Írta: Dr. Sándor Lénárd
You have been studying for quite a long time the legal, economic and political perspectives of the investment treaty regime that is one of the most controversial but least understood fields of international economic law. How well were capital importing countries aware of the risks associated with international investment treaties in your view?
I would like to start by first asking another question: which are the capital importing countries? In the past, we used to draw a relatively clear distinction between capital importers and capital exporters. Capital importers were mainly developing countries and capital exporters were mainly industrialised countries. In some early investment treaties this distinction was drawn very clearly. I have in mind a 1972 bilateral investment treaty between France and Tunisia, whose preamble expressly established the parties’ desire to encourage French investments in Tunisia, thus creating the presumption in favour of a one-sided flow of capital. However,
the distinction between capital importers and capital exporters is less clear today.
One need only take a look at UNCTAD’s latest World Investment Report to notice that there is a significant overlap between capital importing countries and capital exporting countries. In other words, the line between capital exporters and capital importers has to some extent become blurred.
What types of risks do investment treaties pose?
I assume that by ‘risks’ you refer to the fact that
a state may face ISDS proceedings and have to comply with an adverse award or, for example, that in the course of ISDS proceedings, a state may discover that a particular provision in an investment treaty is to be interpreted differently than in the manner understood by the state.
I will use the term ‘risks’, because it is the one you used, but with the caveat that we must not forget that, while ISDS may be perceived as a ‘risk’, it has been put in place for good reason. Focusing on the ‘risks’ is very trendy, but we must not have an ahistorical view of why dispute settlement mechanisms, including ISDS, were created in the first place.
Now we have all been discovering the ‘risks’ of ISDS as we went along. This is not something specific to developing countries, but it is specific to capital importers. The ‘risks’ related to ISDS proceedings are perceived from the viewpoint of the capital importer, that is, from the viewpoint of the host state. It is the host state that may have to face dispute settlement proceedings.
This is not to say that there have not also been differences between developing and industrialised countries. One particular difference concerns the respective reactions that some industrialised and developing countries had. Industrialised countries were generally faster at responding to the perceived ‘risks’ by amending their model treaties. For example, the experience of NAFTA arbitrations led the United States and Canada to modernise their model investment treaties and broaden the exceptions for policy space they contained. Some developing countries were slower to react. This is especially obvious in cases where an old generation-style investment treaty with no exceptions and no balancing of interests is signed in South-South relations. In such a case, it is clear that the treaty has not been imposed by one party on the other and it probably shows that the two parties may have been unaware of the evolution of the law in this respect. That said, I can think of examples of developing countries that have actually created modern and innovative investment treaty models.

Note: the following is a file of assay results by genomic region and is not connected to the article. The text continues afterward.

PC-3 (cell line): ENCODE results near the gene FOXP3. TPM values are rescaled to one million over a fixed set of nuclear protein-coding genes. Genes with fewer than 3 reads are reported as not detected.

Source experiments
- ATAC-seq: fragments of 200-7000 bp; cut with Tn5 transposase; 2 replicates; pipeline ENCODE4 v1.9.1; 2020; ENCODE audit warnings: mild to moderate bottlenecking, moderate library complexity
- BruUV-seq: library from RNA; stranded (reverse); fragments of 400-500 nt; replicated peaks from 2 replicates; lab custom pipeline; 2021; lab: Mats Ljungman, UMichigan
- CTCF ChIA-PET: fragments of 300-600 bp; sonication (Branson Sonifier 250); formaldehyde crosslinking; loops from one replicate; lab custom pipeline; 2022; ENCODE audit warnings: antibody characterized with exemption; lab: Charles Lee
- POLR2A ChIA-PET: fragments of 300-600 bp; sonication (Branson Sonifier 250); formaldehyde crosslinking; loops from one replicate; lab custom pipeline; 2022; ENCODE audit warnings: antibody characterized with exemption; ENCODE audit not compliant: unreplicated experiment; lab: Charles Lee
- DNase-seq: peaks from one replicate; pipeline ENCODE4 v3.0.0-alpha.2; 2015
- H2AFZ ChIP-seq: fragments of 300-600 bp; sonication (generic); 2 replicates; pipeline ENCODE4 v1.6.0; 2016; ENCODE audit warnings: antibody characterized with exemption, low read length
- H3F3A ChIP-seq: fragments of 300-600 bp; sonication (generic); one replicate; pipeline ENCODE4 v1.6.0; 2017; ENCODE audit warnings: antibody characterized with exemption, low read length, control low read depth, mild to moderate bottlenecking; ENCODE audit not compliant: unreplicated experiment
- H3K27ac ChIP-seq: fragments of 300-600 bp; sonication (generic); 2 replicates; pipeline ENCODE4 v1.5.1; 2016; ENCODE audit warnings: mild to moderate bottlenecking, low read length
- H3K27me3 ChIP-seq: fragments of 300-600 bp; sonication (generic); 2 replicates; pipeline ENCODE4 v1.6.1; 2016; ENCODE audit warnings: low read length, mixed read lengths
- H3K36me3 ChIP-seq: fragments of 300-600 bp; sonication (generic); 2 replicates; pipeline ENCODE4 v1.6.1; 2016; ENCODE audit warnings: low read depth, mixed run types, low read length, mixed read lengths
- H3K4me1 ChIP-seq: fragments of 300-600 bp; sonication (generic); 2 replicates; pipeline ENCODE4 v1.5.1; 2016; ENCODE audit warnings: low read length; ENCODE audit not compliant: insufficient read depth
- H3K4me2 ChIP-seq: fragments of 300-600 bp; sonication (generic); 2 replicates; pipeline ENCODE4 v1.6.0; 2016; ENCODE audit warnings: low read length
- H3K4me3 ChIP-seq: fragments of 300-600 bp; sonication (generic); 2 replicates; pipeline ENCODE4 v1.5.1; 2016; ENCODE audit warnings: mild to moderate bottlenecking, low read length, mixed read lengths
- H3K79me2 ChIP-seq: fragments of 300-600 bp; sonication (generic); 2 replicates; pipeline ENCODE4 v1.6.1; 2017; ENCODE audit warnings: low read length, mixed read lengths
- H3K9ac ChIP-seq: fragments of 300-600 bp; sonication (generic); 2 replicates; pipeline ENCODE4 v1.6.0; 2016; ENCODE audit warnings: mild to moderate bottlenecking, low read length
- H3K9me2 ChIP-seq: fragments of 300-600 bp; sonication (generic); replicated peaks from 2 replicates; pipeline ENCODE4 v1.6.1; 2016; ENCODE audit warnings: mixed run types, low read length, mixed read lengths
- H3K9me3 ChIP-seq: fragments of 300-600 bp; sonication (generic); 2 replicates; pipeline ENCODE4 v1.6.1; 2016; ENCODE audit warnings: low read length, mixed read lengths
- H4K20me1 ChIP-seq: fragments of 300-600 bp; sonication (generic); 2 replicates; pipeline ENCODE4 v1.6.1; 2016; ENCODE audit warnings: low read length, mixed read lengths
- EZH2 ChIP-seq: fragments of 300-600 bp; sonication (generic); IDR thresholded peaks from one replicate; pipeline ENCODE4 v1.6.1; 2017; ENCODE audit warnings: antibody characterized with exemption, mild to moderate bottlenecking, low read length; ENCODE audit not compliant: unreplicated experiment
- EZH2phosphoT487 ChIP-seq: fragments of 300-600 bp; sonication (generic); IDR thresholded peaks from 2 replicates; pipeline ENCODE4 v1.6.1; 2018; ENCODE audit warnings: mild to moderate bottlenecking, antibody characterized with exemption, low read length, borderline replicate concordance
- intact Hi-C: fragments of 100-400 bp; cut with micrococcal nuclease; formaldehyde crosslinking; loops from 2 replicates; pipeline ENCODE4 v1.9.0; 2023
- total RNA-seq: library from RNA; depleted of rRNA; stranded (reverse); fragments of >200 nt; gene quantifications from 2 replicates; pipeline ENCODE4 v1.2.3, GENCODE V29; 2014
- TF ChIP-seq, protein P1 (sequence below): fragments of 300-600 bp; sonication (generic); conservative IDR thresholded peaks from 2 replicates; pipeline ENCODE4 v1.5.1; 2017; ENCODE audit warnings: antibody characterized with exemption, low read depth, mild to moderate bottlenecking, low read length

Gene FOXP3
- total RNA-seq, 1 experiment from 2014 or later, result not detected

Can you give us some examples of these innovative models?
I am thinking for instance of the Colombian model bilateral investment treaty.Some developing states reacted by terminating their investment treaties or denouncing the ICSID Convention – or both. However, here too things need to be put in perspective. For example, even industrialised states have had some similar reactions. Some new investment treaties signed by industrialised states give no access to investor-state dispute settlement. And some developing states that a few years ago seemed sceptical of investment protections and investor-state dispute settlement want to reengage with the system.
The ‘backlash’ against ISDS has led to the multilateral reform negotiations in UNCITRAL. You are involved in these negotiations. You both participate in the negotiations and you sit in the Steering Committee of the Academic Forum on ISDS. Could you please tell us a bit more about progress in the negotiations?
Negotiations on reform of ISDS were entrusted to Working Group III of UNCITRAL in 2017 and biannual sessions have been convened since then. Negotiations alternate between Vienna and New York. Phase 1 and Phase 2 of the negotiations focused on identifying concerns with the current system of ISDS and deciding on the desirability of reform. We are now in Phase 3, which looks for the first time into the content of the desired reform. According to the current provisional workplan, negotiations could conclude in 2026.